I set out again on Google and DuckDuckGo to find something about writing and movement. Writing not just for the sake of getting across a row of instructions – but writing to inquire about movement, to solve problems of language, communication, and learning. I’m looking for people who have thought of that before. There must be.
After some searching and sifting through scientific articles I found the relatively new field of Contemplative Pedagogy, „A Quiet Revolution in Higher Education”, as Arthur Zajonc put it, a physicist and the author of several books related to science, mind, and spirit, professor emeritus at Amherst College, and former president of the Mind and Life Institute.
However, I was disappointed about the omission of Somatic Education in Zajonc’s list of classroom practices. It only lists practices such as Mindfulness, Concentration Training, Yoga postures, Pranayama, Sitting in Silence, etc, which all have one thing in common: the absence of movement learning – and acquisition – in the sense of Somatic Education.
Considering the „unreformable” nature of the schooling system (to quote John Taylor Gatto) I can’t help but wonder about Arthur Zajonc’s et al attempts to shine some light into the schooling system; their attempts to change it from inside. The schooling system with its „short-answer tests, bells, uniform time blocks, age grading, standardization, and all the rest of the school religion punishing our nation”, to quote John Taylor Gatto again, from his book „The Underground History of American Education: A School Teacher’s Intimate Investigation Into the Problem of Modern Schooling”.
Instead of „Contemplative Pedagogy”, wouldn’t „Time Scheduled Focus Drills” have been a more descriptive name? Another brick in the wall? Another attempt at getting students to finally be quiet, fit in, and „shut up”? (to quote John Taylor Gatto’s prologue „Bianca, You Animal, Shut Up!”) Or are we indeed witnessing „A Quiet Revolution in Higher Education”? One might still dare to hope.
In Christy I. Wenger’s book, „Yoga Minds, Writing Bodies: Contemplative Writing Pedagogy”, due to its academic nature, I found plenty of references, and also a single 2-page example of contemplative writing about movement, in „Interchapter Three: The Writer’s Breath”, of all chapter titles. I quote:
„»Alright, everyone knows what to do,« I say. »Be sure to sit up straight in your chair and plant your feet firmly on the ground, letting that connection give you a sense of stability and rootedness, like how you feel in tree pose.« Some students shift with these words, but many remain still, already practicing the attentiveness we’ve been cultivating over the past few weeks. They have learned that being relaxed and being attentive are not separate states but can be coupled for greater awareness, and they are using their bodies to achieve this harmony.” – Christy I. Wenger, from „Yoga Minds, Writing Bodies”
This is an interesting find because it’s not a book written by a movement professional, but by Dr. Christy I. Wenger, „Associate Professor of English, Rhetoric and Composition, Director of Rhetoric and Composition” at Shepherd University, Shepherdstown, West Virginia, Department of English and Modern Languages. Therefore, it’s an insight into academia and the state of affairs as of 2015, when this book was published.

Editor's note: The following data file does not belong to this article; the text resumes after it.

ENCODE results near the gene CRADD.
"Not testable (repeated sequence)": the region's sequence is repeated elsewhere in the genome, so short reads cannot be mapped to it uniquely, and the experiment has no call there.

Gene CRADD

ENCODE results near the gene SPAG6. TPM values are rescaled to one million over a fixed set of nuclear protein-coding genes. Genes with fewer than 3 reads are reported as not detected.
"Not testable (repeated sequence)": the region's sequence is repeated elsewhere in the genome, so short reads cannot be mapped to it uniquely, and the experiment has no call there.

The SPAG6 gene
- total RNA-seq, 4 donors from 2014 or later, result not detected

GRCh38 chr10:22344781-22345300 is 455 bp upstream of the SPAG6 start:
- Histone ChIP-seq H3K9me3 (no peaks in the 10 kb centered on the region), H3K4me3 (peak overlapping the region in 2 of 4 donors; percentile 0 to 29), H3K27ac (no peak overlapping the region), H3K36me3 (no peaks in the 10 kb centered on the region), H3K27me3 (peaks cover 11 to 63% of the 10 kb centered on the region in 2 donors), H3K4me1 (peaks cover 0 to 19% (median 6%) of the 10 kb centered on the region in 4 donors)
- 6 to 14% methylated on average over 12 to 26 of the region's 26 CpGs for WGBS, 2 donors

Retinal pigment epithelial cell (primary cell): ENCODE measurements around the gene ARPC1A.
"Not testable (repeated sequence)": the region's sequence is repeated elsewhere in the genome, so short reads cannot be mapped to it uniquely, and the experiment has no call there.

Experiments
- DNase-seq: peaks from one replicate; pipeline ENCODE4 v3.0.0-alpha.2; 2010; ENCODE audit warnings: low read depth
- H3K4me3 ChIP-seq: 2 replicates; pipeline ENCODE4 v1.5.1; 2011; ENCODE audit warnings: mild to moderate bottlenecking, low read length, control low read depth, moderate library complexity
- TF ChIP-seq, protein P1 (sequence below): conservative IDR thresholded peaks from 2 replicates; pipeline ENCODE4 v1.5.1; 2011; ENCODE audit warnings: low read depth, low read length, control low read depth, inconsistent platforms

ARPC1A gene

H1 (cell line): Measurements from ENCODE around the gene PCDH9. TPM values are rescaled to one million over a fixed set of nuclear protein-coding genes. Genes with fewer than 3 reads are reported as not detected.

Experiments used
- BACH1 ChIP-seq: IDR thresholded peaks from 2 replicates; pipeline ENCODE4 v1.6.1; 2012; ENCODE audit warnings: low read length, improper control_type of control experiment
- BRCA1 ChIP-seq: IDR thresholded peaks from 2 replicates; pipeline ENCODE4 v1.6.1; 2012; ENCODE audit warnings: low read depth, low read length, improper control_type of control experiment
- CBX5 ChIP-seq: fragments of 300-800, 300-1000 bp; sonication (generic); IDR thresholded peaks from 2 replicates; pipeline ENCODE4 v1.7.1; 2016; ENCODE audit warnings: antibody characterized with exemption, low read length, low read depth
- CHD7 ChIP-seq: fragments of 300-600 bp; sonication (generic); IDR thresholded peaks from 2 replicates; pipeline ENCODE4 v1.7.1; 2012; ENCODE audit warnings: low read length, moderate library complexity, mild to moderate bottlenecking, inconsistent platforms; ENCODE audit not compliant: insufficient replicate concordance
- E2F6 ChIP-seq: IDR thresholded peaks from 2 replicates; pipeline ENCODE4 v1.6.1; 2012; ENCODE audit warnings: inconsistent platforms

Professor Wenger chose to use what I might call „Yoga language”. I have no better name for it, but it seems like most Yoga teachers express themselves like this. It’s a kind of Directive Language, spoken from an expert and authoritative point of view, with very floral metaphors, exaggerations, and claims that would put any vitamins seller to shame if taken at face value.
„Yoga language” might be somewhat the opposite of objective descriptions. To paint a picture: in Realism (arts) we would not „plant” the feet firmly on the ground, and that „connection” would not give you „a sense of stability and rootedness”, considering the facts that the feet bear less than a third of the body’s weight in sitting, and that (in the above quoted exercise) a considerable part of the nervous system would be occupied with trying to wilfully sit up straight. This is not a criticism. I would guess that at the beginning of the 20th century many people welcomed Expressionism, and the appreciation of the individuals’ emotions. Where there is light, there is shadow. And even today such floral language might be the counter-weight to, an escape from, the cold and uncompassionate language of scientific studies on movement, range of motion, and biomechanical functioning.
”Realism, sometimes called naturalism, in the arts is generally the attempt to represent subject matter truthfully, without artificiality and avoiding speculative fiction and supernatural elements.” – Wikipedia, on Realism
„Expressionism is a modernist movement. Its typical trait is to present the world solely from a subjective perspective, distorting it radically for emotional effect in order to evoke moods or ideas. Expressionist artists have sought to express the meaning of emotional experience rather than physical reality.” – Wikipedia, on Expressionism
Paintings: 1. Gustave Courbet, 1849, Les casseurs de pierres (The Stone Breakers) 2. Edvard Munch, 1893, The Scream 3. Henri Biva, ca 1905, Matin à Villeneuve (From Waters Edge) 4. Wassily Kandinsky, 1903, The Blue Rider (Der Blaue Reiter)
I would like to be able to quote Wikipedia on „Yoga language”, but there’s no page for that… yet. I do believe that writing about movement, and to put movement learning – and the experiences thereof – into words, could be something of interest to more than just a few; more than just a few out of the 7.9 billion people that move about on planet Earth as of 2021. After all, all of them, each and every one of them, without exception, had to learn how to roll, turn, sit, twist, stand, walk… move in the way they do.